Bonsai Direct Japan

bonhe

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Did you buy anything from that site yet? Bonhe
 

bonsai barry

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I'm a bit confused. If I understand our custom's law correctly in the U.S. It wouldn't be practical to ship individual trees to the U.S. I think this site is probably meant for Europeans (the fact that prices are in Euros is a clue).
 

rockm

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Not necessarily...

If you've got the cash and the time, you could probably arrange to import one of these trees to the US. There are more than a few hoops to jump through.

I'd think you might be able to find comparable trees already in the U.S. though, but some of the species (ume, Japanese clover and a few others) are all that common here...
 
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Don't know if US Agriculture laws have changed lateley but it used to be anything with soil on it comming into the US had to go into quarenteen someplace. It would be held for some specefied time, like months, to make sure there were no deseases or pests in the soil. It would also be fumigated. Technology may have changed but 20 years ago that fumigation process tended to dry out the plants and they would die unless given immediate emergency care. The quarenteen site didn't much worry about the plant living or dieing since it wasn't their property.

As I said, all this may have changed by now but I'd look into the process before ordering. Deciduos trees could be bare rooted, all soil removed and not have to go through the process. But there also may be some kind of bugs that still would require fumigation.
 

greerhw

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Think outside the box for a second, these are all shohin trees, nowhere did I see the word legal mentioned, you roll the dice and take your chances.

Ciao,
Harry
 

shohin kid

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I'm a bit confused. If I understand our custom's law correctly in the U.S. It wouldn't be practical to ship individual trees to the U.S.

The time that they need to be quarantined I believe is two years. You can buy trees in Japan that have already been quarantined. If I remember correctly, there are about 8 quarantine greenhouses in the United States. I know there is one here in St. Louis, because our club quarantines material imported from Japan for conventions and workshops. I believe Dave Kreutz owns that green house. Probably because he imports so many satsuki azaleas.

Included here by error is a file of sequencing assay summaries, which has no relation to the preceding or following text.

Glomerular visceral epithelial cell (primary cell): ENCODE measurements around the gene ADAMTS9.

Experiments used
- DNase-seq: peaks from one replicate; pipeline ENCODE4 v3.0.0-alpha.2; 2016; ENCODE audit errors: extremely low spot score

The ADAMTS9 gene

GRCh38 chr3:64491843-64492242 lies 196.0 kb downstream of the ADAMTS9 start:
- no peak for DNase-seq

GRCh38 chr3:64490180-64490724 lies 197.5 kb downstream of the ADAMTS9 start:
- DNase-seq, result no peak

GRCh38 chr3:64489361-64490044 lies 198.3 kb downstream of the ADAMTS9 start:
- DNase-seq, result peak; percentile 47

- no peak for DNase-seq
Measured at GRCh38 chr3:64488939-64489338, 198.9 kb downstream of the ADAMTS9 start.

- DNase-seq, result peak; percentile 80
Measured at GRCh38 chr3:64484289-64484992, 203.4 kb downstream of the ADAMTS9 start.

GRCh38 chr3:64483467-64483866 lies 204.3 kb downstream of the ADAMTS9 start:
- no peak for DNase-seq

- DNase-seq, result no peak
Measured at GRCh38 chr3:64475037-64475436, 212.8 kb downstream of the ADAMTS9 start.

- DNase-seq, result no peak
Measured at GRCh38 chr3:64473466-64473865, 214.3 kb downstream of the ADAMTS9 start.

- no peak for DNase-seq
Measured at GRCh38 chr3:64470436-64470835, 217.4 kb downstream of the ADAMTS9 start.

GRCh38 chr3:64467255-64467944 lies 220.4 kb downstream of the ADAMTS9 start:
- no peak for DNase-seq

rockm

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"Think outside the box for a second, these are all shohin trees, nowhere did I see the word legal mentioned, you roll the dice and take your chances."

Can you say "seized at US point of entry?":D:eek::D
 

greerhw

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"Think outside the box for a second, these are all shohin trees, nowhere did I see the word legal mentioned, you roll the dice and take your chances."

Can you say "seized at US point of entry?":D:eek::D

If you say so........:eek:

Harry
 

Bonsai Nut

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All I can say is that I can vouch for this vendor. It is up to you to research customs, etc, and figure out what works and what doesn't for your country/market. I have been very satisfied with my dealings with them. If you are interested, I would drop them an email - I would guess that customs around the world are almost as complicated as tax laws, and they seem to be applied rather arbitrarily. I have to admit that I can't figure them out for the U.S. There are national customs laws, and state customs laws, and even regional customs laws.
 

irene_b